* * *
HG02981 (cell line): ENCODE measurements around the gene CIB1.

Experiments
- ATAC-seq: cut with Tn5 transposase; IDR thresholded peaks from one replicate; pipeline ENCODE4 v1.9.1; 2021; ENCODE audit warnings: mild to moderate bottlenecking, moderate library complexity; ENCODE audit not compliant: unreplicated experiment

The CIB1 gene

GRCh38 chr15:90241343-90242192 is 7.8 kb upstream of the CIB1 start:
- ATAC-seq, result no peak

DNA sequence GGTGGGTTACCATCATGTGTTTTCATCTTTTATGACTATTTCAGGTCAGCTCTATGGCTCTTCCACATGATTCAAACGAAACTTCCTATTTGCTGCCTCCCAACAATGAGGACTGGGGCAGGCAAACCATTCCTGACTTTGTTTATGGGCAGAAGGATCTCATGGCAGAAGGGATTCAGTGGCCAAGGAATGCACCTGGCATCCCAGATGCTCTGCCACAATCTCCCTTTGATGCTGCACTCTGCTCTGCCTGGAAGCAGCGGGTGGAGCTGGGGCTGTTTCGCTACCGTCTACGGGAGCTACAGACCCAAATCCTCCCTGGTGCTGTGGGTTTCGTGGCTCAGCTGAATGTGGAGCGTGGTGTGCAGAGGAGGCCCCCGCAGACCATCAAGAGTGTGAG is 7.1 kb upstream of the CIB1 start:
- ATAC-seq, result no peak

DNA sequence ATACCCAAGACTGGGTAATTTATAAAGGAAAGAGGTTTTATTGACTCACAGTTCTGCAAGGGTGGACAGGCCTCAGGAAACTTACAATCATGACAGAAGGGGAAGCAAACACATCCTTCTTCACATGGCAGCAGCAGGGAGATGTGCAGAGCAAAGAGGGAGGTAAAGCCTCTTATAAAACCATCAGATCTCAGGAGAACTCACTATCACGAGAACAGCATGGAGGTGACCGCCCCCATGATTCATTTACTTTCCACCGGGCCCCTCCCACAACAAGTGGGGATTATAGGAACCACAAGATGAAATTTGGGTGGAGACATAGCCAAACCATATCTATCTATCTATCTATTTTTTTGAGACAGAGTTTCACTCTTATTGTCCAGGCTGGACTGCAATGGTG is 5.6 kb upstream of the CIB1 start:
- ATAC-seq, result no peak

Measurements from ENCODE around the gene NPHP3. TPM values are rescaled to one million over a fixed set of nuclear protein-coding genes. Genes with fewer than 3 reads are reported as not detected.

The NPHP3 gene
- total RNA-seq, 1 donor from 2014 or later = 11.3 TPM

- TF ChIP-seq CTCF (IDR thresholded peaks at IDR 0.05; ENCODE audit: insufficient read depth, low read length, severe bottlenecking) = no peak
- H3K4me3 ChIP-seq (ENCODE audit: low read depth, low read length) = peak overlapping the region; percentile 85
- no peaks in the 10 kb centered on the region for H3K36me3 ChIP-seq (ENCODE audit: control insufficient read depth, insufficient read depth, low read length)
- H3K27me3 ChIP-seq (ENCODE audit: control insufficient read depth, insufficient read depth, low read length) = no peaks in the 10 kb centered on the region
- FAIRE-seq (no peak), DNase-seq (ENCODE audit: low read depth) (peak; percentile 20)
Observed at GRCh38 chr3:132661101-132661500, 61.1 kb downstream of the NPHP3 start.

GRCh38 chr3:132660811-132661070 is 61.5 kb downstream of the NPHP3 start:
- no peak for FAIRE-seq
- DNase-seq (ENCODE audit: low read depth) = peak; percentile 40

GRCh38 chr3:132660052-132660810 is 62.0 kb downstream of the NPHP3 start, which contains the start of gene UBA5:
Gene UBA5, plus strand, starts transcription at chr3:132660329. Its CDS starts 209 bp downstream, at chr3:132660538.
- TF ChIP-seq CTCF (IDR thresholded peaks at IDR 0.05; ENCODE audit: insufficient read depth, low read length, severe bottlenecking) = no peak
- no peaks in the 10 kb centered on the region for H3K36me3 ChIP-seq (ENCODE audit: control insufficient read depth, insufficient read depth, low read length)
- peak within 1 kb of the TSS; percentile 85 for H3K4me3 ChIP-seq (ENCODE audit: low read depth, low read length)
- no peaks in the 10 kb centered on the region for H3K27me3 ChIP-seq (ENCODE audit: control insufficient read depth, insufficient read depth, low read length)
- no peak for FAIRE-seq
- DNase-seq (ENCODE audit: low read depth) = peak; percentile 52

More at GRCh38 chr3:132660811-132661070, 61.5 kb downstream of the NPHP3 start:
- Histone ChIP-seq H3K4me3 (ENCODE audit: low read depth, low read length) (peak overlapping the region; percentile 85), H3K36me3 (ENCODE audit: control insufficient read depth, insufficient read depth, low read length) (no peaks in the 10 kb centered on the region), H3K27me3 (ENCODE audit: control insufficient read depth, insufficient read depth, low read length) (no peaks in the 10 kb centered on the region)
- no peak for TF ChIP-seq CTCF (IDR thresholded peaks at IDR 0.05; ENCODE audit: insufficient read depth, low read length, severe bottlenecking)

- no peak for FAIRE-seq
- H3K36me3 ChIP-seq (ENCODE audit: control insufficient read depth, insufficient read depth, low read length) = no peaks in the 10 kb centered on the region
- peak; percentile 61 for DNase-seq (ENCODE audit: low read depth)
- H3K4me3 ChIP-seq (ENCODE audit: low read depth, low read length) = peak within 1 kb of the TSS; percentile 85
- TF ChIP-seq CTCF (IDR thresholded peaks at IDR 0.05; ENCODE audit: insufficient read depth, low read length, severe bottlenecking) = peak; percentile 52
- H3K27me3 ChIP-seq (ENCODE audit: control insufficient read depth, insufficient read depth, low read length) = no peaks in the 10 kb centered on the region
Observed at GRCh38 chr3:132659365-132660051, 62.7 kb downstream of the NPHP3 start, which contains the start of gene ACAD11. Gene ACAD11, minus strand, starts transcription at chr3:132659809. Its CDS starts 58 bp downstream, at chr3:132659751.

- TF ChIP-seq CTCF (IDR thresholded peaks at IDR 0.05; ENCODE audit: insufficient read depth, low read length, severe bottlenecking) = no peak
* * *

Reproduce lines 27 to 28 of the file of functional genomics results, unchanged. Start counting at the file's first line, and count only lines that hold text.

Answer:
- peak within 1 kb of the TSS; percentile 85 for H3K4me3 ChIP-seq (ENCODE audit: low read depth, low read length)
- no peaks in the 10 kb centered on the region for H3K27me3 ChIP-seq (ENCODE audit: control insufficient read depth, insufficient read depth, low read length)